I was talking on the phone today with my west coast Mac360 counterpart and Macophile friend, Bambi Brannan, who suggested I try a new Mac utility to enhance digital photographs. I’m a long time Photoshop user who hates the expense and complexity of Adobe’s flagship product as well as the time required to produce creative digital effects on photographs. So, I was all ears. And eyes. Her list of Mac utilities had a couple of gems; one I love, one I wonder about.
Love & Hate
I have a love hate relationship with Photoshop. Sure, it does everything you can image to a digital photo; effects, filters, styles, automated actions. And, yes, it’s expensive. It’s the world’s digital tool to make women look beautiful. However, Photoshop is crazy complex in a world full of point and click fanatics like me.
The former is a true digital photograph utility for the point and click crowd who want instant gratification. The latter does something unique. It makes good digital photographs look like old faded, scratched, and abused photographs.
Funtastic Photos is just that. It’s fun to use. It’s point and click simple. You won’t need a degree in Photoshop to use and yet the results rival that of the more expensive standard.
This is an all-in-one utility that seems to do more than you can imagine can actually be done. This is no one trick pony. It’s the whole damned circus of effects, filters, edges, and sharing capability built in.
Pull photos direct from iPhoto and have no fear of damage. Funtastic Photos is non-destructive. Make dozens of changes to a photo but never change the original; it’s all ‘non-permanent and easily reversible.’
What do you get? Instant effects and filters. Dozens of borders to frame your photo. Different photo layouts for an instant montage. Dozens of single click styles and dozens more effects. Even better, whatever you do to a photo can be un-done, or changed and tweaked.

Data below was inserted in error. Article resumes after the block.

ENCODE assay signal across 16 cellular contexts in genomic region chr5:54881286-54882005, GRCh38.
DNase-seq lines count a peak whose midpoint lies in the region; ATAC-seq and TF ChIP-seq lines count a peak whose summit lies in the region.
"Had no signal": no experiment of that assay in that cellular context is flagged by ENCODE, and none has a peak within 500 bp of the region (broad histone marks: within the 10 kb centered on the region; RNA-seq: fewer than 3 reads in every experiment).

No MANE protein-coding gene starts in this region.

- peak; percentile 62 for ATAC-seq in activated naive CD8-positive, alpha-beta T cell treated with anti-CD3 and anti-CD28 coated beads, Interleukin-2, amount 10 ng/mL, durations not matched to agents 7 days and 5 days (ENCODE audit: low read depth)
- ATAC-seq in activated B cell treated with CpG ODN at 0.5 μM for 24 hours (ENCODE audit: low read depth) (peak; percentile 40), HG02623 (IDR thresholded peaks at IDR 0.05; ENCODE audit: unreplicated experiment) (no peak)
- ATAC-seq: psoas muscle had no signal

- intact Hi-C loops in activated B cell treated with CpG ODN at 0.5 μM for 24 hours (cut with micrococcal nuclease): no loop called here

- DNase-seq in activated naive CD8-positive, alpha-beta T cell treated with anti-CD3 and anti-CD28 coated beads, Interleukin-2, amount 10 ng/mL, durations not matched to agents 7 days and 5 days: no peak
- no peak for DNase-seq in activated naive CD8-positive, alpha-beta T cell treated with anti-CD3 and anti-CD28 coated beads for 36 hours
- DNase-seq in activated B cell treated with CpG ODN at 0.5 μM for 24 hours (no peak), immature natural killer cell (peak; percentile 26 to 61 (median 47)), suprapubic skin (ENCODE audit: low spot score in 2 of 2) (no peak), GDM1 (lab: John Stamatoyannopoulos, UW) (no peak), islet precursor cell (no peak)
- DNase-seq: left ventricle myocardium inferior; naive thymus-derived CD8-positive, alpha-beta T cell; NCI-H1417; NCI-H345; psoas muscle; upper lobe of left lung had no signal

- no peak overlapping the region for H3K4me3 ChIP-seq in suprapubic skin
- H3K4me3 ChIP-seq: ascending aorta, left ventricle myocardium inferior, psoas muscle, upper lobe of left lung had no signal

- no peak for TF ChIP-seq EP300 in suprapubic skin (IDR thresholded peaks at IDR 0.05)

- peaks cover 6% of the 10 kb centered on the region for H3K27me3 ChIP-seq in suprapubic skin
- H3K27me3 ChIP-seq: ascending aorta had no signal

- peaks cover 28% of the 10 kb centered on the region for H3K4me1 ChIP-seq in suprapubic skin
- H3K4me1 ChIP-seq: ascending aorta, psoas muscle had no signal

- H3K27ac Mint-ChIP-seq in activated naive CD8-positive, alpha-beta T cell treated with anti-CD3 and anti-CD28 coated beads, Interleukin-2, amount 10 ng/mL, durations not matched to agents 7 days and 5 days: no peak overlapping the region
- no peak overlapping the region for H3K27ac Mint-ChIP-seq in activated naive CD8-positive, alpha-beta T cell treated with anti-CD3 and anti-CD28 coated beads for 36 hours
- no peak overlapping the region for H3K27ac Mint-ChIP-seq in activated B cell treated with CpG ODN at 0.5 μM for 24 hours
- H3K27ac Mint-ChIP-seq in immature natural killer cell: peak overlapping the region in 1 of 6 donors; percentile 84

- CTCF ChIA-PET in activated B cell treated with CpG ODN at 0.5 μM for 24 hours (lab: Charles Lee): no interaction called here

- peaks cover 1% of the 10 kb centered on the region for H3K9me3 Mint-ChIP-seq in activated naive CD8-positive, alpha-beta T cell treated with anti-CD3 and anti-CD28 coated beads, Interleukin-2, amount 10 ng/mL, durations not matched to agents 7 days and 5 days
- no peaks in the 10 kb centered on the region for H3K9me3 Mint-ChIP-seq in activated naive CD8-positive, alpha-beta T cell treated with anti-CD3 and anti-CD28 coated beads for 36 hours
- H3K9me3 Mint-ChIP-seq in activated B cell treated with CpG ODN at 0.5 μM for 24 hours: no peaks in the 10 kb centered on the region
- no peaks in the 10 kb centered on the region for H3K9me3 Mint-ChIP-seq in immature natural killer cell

What’s not to like? Funtastic Photos opened all my JPEG photo files, and all my RAW image files, and even Photoshop PSD files. Reflections are all the rage and a click away. And everything can be shared with a couple of clicks (email, Flickr, Picasa, MobileMe, FaceBook).
If there’s a single Mac utility you need to create special effects on photos, this is it.
One Trick Pony
At first, I was turned completely off by PhotoStyler. When compared to Funtastic Photos is just seemed anemic. I hesitate to use the term one trick pony but it’s appropriate when compared to the huge list of features in Funtastic Photos.
Worse, I had to contend with what I thought was a glaringly obvious contradiction; a disparity in usefulness, an anachronism. Photo Styler’s raison_d’être seems to be to make good digital photographs look awfully bad. And that it does.
This elegant little utility, truly a one trick pony, will take your colorful, attractive, digital Kodachomatic-looking photograph and make it look old, weathered, scratched, tattered, torn, aged, faded, antiqued, and sepia toned to death.
“Why?,” I thought. “Why do this to otherwise very decent photographs?” As anyone know who has a creative muscle between the ears, the reason is that art is everywhere; even in the antiques. That’s what PhotoStyle does. It makes photos look old. On purpose.
With a click or two a photo looks like it’s one hundred years old, complete with washed out areas, a black and white look, scratches that look real, even those faded areas and frames reminiscent of old photo albums.
Why would you want to do that to a photo? Because you can. And because, in the right place—whether artwork, a photo montage, a web page, a gallery or whatever—the effects are priceless. A color photo looks good but is one of many. A photo that looks old and weathered is suddenly priceless in the right setting.
I have no doubt that if you simply compare features on a list, Funtastic Photos will be the value leader. There is nothing to not like.
PhotoStyler, which admittedly took me some time to find the value, warms my heart, and creates a priceless window to the past using technology of today. My mother and grandmother loved what I could do to photos that were just blobs of color.
Yes, beauty is in the eye of the beholder, as is value. Sometimes the one trick pony does just what you need. Nothing more. Nothing less.